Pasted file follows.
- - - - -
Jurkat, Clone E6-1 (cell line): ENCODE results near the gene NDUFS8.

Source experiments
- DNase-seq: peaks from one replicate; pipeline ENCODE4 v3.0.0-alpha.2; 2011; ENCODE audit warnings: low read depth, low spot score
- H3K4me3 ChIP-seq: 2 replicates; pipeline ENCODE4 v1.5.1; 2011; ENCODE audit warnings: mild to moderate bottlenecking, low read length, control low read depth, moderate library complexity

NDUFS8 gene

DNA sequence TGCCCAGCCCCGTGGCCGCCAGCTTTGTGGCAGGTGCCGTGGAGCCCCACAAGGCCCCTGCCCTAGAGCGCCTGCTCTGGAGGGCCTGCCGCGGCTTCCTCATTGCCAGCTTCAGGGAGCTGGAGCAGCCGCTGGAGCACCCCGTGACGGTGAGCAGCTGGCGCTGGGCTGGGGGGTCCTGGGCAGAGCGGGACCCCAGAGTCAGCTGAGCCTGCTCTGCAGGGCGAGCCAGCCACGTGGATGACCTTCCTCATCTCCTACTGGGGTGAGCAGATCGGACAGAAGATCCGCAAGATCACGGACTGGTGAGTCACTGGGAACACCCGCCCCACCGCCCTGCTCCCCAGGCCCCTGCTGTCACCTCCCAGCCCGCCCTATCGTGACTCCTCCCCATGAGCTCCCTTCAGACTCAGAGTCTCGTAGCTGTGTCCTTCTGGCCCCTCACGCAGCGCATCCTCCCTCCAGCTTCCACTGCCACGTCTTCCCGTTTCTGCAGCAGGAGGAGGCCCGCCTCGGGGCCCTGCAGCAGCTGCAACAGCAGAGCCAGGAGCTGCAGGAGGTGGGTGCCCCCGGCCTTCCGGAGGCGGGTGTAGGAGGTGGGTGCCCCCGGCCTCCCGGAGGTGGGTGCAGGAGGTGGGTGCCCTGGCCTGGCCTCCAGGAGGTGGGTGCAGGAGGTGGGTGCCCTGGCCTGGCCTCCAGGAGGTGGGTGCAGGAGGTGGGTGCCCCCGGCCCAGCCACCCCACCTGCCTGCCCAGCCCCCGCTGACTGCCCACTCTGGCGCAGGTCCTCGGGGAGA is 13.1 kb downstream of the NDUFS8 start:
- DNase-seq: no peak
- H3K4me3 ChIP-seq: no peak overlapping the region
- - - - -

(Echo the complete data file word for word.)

Jurkat, Clone E6-1 (cell line): ENCODE results near the gene NDUFS8.

Source experiments
- DNase-seq: peaks from one replicate; pipeline ENCODE4 v3.0.0-alpha.2; 2011; ENCODE audit warnings: low read depth, low spot score
- H3K4me3 ChIP-seq: 2 replicates; pipeline ENCODE4 v1.5.1; 2011; ENCODE audit warnings: mild to moderate bottlenecking, low read length, control low read depth, moderate library complexity

NDUFS8 gene

DNA sequence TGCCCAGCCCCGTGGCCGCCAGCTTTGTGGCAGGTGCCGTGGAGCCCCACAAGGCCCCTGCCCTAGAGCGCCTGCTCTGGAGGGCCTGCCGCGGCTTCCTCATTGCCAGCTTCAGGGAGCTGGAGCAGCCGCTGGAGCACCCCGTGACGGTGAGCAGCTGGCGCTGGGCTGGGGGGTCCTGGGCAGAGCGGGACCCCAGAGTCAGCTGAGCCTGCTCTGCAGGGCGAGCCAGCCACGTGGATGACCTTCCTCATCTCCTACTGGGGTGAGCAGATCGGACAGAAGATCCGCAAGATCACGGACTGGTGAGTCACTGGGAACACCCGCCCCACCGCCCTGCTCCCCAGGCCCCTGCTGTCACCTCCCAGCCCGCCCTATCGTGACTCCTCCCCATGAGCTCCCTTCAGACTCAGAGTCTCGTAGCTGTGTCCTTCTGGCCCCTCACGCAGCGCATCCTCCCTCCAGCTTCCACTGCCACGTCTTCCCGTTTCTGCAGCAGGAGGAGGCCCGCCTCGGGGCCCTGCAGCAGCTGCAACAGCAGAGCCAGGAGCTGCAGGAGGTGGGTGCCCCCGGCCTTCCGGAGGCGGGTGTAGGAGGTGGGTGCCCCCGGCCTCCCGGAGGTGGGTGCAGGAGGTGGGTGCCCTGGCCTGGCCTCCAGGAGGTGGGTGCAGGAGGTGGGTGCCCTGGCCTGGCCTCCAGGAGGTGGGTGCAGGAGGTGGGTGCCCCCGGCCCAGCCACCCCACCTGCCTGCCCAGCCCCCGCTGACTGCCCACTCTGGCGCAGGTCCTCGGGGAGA is 13.1 kb downstream of the NDUFS8 start:
- DNase-seq: no peak
- H3K4me3 ChIP-seq: no peak overlapping the region